Scouts barcoded at 2007 Jamboree

Corralling 13,000 teenagers has never been easier

More than 10,000 scouts and scout leaders will sport barcoded bracelets as opposed to woggles at the 2007 Australian Scouts Jamboree so medical teams and event officials can instantly confirm someone's identification and special medical needs.

The Jamboree, currently held near Bendigo, Victoria, features a wireless backbone running segregated networks for specialist areas around the camp site as well as IP telephony.

Some 25 Linear Imaging Barcode scanners have been tweaked to work with PDAs (HP iPAQ hx 2790) which are used by the Jamboree officials.

The scanners use software developed by Best Practice Software to collect and store information in a central database. Some 65 desktops and 45 laptops running AMD processors have been provided by HP for the scouting festival.

Andrew Rothwell, information systems manager for the 2007 Australian Jamboree, said this is the first scout event to use an integrated barcode ID system for security and data privacy.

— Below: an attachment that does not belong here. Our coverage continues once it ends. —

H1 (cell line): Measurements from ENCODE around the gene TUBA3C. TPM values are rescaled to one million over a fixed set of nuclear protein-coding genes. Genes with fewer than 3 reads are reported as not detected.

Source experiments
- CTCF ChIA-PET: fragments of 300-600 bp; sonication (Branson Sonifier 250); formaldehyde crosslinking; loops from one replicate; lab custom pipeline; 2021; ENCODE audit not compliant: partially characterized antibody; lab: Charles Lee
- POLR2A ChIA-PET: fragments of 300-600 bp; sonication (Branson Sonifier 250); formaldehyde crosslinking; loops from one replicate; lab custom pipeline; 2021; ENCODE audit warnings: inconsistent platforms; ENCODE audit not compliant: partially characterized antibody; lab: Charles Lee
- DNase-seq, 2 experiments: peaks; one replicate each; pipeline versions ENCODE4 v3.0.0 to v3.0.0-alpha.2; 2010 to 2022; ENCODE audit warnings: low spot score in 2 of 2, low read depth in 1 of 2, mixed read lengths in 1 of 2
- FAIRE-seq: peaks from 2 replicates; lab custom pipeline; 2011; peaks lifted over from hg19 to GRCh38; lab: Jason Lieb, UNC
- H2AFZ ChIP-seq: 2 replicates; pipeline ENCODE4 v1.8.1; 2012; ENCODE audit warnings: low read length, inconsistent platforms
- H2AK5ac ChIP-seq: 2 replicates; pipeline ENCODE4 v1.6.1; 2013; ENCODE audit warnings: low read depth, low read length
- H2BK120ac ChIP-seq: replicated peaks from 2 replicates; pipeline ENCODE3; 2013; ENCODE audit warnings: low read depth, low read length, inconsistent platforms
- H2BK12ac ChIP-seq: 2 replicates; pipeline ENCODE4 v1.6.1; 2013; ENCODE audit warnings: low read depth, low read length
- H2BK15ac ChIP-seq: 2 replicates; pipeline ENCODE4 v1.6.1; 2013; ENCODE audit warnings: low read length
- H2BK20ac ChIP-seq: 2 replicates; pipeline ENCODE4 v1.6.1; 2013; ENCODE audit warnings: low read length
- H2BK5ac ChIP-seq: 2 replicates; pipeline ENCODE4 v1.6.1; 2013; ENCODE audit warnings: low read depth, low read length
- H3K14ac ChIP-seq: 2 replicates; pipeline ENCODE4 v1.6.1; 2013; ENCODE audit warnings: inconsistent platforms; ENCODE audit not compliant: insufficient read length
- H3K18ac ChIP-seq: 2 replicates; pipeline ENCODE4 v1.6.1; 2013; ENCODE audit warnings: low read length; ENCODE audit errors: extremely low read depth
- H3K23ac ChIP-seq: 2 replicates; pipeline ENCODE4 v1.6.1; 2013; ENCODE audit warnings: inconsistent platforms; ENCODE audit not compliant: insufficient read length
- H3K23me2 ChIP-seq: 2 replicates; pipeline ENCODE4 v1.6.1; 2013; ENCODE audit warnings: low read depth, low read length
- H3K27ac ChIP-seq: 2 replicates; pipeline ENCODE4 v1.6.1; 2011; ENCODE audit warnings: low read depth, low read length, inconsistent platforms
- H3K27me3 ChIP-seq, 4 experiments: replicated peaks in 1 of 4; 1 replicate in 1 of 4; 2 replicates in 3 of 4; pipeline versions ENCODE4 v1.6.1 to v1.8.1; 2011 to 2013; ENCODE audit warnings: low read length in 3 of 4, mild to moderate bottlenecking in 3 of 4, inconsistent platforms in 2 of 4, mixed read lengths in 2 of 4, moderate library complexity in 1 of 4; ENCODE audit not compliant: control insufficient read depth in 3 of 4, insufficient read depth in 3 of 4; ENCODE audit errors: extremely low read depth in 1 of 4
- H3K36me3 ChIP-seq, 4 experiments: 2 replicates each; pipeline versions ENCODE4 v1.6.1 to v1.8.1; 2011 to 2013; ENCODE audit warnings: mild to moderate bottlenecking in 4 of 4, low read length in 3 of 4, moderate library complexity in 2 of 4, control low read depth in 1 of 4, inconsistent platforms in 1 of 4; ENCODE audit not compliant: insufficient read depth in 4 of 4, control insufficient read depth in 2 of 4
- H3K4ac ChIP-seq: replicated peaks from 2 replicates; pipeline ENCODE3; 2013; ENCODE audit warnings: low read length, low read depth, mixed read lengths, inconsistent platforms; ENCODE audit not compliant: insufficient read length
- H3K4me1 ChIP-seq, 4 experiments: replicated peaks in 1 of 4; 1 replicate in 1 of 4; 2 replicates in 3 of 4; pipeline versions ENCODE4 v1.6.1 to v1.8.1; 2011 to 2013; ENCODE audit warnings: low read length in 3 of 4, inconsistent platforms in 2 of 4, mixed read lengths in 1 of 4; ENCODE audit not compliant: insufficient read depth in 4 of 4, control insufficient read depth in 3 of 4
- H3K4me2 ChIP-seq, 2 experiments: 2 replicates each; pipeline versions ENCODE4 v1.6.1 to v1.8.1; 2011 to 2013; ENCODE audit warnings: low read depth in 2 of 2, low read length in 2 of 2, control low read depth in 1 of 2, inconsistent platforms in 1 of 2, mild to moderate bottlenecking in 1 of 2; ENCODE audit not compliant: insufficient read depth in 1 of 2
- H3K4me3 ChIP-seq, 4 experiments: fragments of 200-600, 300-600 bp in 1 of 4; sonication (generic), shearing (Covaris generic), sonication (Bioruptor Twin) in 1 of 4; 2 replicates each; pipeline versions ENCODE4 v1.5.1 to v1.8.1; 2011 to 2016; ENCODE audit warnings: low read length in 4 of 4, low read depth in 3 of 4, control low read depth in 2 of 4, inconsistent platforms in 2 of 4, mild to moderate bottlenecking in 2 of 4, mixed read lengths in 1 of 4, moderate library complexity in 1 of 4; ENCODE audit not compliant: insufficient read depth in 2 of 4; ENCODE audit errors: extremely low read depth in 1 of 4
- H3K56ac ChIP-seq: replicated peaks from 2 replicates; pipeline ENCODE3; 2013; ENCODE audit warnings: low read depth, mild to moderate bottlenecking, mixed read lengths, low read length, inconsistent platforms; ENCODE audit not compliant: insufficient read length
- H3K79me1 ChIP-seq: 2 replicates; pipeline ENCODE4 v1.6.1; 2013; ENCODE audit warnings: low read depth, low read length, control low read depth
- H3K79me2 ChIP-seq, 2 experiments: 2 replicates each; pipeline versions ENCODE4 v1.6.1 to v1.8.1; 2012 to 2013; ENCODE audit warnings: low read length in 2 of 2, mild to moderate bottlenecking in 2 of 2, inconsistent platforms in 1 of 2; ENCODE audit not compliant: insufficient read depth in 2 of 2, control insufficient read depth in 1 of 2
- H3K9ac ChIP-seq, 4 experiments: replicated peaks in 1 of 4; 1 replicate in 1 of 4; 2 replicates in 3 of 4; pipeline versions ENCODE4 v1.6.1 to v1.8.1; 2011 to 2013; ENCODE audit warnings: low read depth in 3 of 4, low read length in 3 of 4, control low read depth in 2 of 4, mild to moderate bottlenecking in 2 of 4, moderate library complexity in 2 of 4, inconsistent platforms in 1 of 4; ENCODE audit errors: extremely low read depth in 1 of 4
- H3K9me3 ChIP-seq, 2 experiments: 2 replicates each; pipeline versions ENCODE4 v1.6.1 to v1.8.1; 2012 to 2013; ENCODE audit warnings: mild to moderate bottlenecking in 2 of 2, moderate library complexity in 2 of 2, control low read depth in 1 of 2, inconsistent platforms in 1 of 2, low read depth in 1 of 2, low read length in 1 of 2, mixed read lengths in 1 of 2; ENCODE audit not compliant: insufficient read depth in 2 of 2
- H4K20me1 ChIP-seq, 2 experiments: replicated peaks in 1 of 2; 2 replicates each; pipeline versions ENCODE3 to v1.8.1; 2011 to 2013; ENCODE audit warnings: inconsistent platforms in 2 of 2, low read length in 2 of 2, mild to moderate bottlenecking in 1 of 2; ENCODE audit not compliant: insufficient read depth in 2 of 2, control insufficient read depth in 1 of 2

Rothwell said the organization considered using RFID tags, but held off due to the immaturity of the technology.

So far the barcodes have mostly been used to notify Jamboree nurses and doctors of the health needs of the scouts.

But they have been very successful across transport, logistics, medical and security.

"Scanning a barcode is much easier than looking through a storeroom of documents," Rothwell said.

"We have not collected enough data to model behaviour but we do know if the scouts have gone offsite. We also know which bus they have boarded;

At the Jamboree there is 13,000 people on site and 4000 move off site every day to go to a "bushwack" (camping) site 6km out or they travel to a nearby lake for water sports so tracking them is important.

Additionally, he said the medical team asked for a way to access medical records easily and barcodes were seamless and not costly.

Rothwell said on the first day of the Jamboree scouts aged 11-15 were issued wrist bands with the barcode attached plus a barcoded lanyard.

The are scanned when leaving the Jamboree site and once again when they return.

At the end of the day Rothwell said they can then match up the numbers and if they do not add up, go out and start looking.

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